I can’t believe I almost forgot to publish a post reviewing the classes I took fall quarter! At the start of each month, I sit down to plan out all my content for the month in an Excel spreadsheet. Usually routine posts (like my monthly recaps and Thrifty Six collaborations) are the first I write down, so it’s surprising my fall quarter recap completely skipped my mind. As some of you may recall from my posts back in September, I was really nervous to start my senior year—I thought the quarter would be a huge disappointment because two of my best friends graduated and left in the spring. Well, I’m super excited to say that the start of my senior year exceeded all expectations and was everything I could have wanted.
For the most part, I liked all my classes this quarter—or at least, didn’t completely dread them. As a refresher, I have majors in criminology and geography and minors in psychology and entrepreneurship. I took two psychology classes this quarter to finish out my psych minor, a criminology elective I’ve been trying to take since freshman year (even though I already finished my crim major last school year), and a wine tasting class through the hospitality program—because wine not?! It’s senior year, baby!! I also only had to take one Saturday class to finish my entrepreneurship minor (usually I have to take two one-day, one-credit entrepreneurship classes a quarter, so it was a breath of fresh air to have one less credit to worry about). Now, onto the specifics of my classes!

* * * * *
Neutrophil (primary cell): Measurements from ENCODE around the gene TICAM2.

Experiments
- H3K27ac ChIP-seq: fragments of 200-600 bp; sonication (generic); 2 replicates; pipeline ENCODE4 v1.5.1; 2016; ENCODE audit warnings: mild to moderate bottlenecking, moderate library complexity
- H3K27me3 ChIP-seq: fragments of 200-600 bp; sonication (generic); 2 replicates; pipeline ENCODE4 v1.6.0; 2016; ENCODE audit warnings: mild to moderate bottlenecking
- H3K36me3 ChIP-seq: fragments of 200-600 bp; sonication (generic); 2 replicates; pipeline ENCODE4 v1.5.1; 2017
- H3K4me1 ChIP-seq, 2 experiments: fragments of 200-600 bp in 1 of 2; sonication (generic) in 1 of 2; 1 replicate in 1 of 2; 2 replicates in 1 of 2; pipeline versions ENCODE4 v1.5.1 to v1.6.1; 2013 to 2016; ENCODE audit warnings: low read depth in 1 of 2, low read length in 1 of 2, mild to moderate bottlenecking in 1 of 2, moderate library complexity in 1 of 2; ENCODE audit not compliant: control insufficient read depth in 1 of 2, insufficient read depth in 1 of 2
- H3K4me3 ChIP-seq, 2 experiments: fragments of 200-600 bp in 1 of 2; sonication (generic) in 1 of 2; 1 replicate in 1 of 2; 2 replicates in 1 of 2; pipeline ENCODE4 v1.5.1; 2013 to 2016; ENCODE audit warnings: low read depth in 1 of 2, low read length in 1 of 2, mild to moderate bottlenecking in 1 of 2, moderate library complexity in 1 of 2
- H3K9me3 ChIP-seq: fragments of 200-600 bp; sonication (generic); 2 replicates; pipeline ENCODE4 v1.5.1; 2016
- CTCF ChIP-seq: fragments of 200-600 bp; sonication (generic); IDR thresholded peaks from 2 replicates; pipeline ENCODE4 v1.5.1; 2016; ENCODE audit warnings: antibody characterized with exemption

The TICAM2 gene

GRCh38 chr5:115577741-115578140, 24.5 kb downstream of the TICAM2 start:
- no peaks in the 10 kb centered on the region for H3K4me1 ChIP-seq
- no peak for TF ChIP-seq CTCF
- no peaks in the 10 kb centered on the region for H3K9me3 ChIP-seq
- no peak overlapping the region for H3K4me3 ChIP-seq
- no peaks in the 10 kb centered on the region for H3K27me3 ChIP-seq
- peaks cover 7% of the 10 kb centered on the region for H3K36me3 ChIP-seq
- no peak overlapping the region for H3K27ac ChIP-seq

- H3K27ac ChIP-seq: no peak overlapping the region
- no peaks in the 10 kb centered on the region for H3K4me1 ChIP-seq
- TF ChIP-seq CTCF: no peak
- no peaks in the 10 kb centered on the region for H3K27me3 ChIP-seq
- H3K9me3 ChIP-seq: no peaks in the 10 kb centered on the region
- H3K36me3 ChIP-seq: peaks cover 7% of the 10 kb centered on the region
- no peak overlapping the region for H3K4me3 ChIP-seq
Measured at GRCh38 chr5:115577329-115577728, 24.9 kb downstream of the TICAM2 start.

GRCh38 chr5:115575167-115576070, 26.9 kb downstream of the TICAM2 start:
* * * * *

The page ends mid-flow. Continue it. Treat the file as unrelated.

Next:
This class was probably in my top five favorite classes of undergrad. It’s taught by a professor who has been specializing in the death penalty for years and also works for the Innocence Project (the other class he teaches at the university is Wrongful Convictions). He is so popular that his classes always fill up right away, both with criminology majors and others interested in taking his courses as electives. I had heard such great things about him in the hallways of the social sciences building, so I have been trying to take either of his classes since freshman year. As a senior, I finally had a good enough registration time where I could fit Capital Punishment into my schedule! I was apprehensive about adding what I assumed would be a difficult class when I knew I didn’t need it to graduate, but I figured the class would be interesting enough to be worth the extra work—I definitely made the right choice.